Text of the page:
I am remarkably privileged to have my coaching services paid for through my job. I am deeply grateful both for the benefit and for all the things that got me to a place where it’s possible for me to take advantage of it. I recognize that this isn’t possible for everyone because of budget constraints. I wonder if there’d be a way to have some of the outdoor/running companies do some fundraising to provide coaching services for runners who couldn’t otherwise afford it.
If it is something that your budget can absorb, I highly recommend getting a running coach and setting some lofty goals for yourself. This has been the most fun and strongest running I’ve done in years. I’m rediscovering why I fell in love with this sport and I’m so excited for what could happen during next year’s races. I’m thinking Lynchburg Ultra Series and possibly my first 100 late in the year or early 2020.
The major thing that had me stuck to this book was the cipher that is Barry Cohen. His guilelessness while also being a human capable of great harm and shallowness is perplexing but also somehow creates a gravity that is tough to escape. I found myself drawn to him in ways that the other characters in the book are.
But, there’s repulsion too that only serves to create a tension I had to explore. Ultimately, the most successful part of this book his Barry’s estranged wife, Seema. Her character shines through as touchingly human and endearingly conflicted. Much has been written about her dealing with the Cohen’s autistic three-year-old son, Shiva. I don’t have enough experience to know if it’s realistic or not. It is affecting and her struggles feel genuine. I’m not as keen to search for authenticity as I am to search for duality and paradox in the human condition and Seema is nothing if not torn.
For all the write-ups about this being a book about Trump’s America, I found it to be more a book about how fragile and unknown the human heart can be.
So many of my thoughts lately are coalescing around a few writers and musicians. Charles Eisenstein, Wendell Berry, Peter Oren, Various leftist/agrarian reggae artists.
There’s a theme through all this that I can’t escape. I felt it profoundly when I was in San Francisco a few weeks ago. This disconnection in a world that claims to be overly connected. If there’s anywhere to feel that feeling, you’ll find it on the streets of this techno-wizard city beset with income inequality, housing madness, and unbridled greed all in the guise of progress.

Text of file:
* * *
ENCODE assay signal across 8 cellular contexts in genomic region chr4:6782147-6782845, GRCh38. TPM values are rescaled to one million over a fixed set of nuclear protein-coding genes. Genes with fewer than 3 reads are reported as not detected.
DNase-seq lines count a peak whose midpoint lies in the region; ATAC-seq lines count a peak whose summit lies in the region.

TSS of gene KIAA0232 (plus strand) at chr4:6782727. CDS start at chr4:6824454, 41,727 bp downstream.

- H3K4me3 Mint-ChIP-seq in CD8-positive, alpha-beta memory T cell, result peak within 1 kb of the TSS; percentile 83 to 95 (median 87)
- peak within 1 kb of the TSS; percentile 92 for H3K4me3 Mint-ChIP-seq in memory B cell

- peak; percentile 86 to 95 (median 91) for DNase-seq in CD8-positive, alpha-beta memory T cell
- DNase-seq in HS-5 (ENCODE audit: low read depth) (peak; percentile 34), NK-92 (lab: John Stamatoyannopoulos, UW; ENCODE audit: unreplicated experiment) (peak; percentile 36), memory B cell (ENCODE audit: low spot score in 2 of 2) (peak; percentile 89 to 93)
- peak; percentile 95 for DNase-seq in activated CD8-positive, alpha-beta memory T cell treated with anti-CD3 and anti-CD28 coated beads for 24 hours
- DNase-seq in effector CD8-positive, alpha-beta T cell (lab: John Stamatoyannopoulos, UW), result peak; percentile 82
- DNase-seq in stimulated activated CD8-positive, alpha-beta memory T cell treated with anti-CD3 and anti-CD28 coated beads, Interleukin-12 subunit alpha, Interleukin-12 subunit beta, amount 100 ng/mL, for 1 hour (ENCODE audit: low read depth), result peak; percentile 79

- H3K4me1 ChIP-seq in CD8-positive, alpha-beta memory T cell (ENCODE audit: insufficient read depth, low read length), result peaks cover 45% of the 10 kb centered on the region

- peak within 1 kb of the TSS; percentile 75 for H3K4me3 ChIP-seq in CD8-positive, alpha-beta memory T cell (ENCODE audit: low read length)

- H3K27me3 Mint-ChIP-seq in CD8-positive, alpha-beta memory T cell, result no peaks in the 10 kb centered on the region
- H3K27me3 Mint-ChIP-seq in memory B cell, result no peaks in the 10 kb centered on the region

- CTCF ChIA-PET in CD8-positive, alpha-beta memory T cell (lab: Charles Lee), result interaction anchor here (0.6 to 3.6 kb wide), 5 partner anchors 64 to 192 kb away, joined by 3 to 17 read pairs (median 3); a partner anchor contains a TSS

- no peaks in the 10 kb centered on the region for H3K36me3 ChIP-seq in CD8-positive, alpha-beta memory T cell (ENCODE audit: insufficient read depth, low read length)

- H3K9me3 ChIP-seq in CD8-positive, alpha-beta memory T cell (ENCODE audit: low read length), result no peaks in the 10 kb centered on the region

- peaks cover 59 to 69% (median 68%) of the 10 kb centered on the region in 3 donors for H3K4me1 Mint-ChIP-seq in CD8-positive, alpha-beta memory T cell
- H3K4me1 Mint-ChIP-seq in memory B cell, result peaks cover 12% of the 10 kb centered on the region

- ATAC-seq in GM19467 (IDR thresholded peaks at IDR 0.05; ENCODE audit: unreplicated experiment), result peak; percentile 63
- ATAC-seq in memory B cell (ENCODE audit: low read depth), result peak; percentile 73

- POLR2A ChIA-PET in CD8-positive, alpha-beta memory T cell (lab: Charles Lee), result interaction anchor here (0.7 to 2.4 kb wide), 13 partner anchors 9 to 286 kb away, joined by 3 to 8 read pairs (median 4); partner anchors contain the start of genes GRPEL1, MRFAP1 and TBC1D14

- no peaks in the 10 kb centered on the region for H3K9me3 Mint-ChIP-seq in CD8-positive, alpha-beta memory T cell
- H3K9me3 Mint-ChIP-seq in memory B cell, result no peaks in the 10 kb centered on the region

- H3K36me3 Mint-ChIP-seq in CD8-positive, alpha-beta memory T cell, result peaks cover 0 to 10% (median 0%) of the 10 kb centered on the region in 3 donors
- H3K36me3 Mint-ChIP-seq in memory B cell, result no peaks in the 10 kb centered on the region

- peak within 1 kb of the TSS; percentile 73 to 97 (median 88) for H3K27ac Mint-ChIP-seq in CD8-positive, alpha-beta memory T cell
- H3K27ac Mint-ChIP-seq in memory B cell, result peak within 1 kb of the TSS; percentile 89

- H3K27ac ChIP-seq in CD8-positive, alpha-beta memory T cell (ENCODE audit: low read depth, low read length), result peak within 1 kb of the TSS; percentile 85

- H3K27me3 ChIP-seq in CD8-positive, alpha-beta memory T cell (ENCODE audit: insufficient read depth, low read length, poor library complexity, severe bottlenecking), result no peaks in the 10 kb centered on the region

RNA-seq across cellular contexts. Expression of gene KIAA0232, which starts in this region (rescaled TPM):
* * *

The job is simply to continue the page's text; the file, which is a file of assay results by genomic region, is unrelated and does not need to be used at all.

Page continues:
When I ran through the Presidio one morning, I jogged off the path and just stood in the midst of the giant trees there. I just needed to absorb some of that energy and dispel some of my own negative energy. Even there, I was reminded that this was an Army base and I marveled at the barracks and stables where we once guarded against intrusion by the other.
I crossed the Golden Gate Bridge and I watched a giant tanker pass under the bridge. I waved at a guy on the ship. I envied his impending journey out on the ocean. Meek in the face of nature but with an empty sky above him full of stars.
I considered what that tanker was carrying and it made me wonder how we have become so adept at the corruption of our own wellbeing. Here’s a marvel of engineering used not to further our wonder or knowledge but to schlep the effluence resulting from inflicting wounds on the land for the sole purpose of convenience.
I recently ran past the hotly contested Mountain Valley Pipeline construction that’s happening here in southwest Virginia. It’s a 30 yard wide scar across mountains, streams, the Appalachian Trail, vistas of wonder. I just stopped and stood in the middle of this destruction. It looked like a giant had taken its finger and smudged everything in its path into a broken, gray wasteland. It’s a rending of the Earth with no concern except the attempt to sate the hunger for commerce and the religion of more.
Some guy in a hardhat and hi-vis vest yelled at me to “get off his work site.” The use of the possessive there made me furious. I shuffled off and wondered what exactly it was that he thought he owned.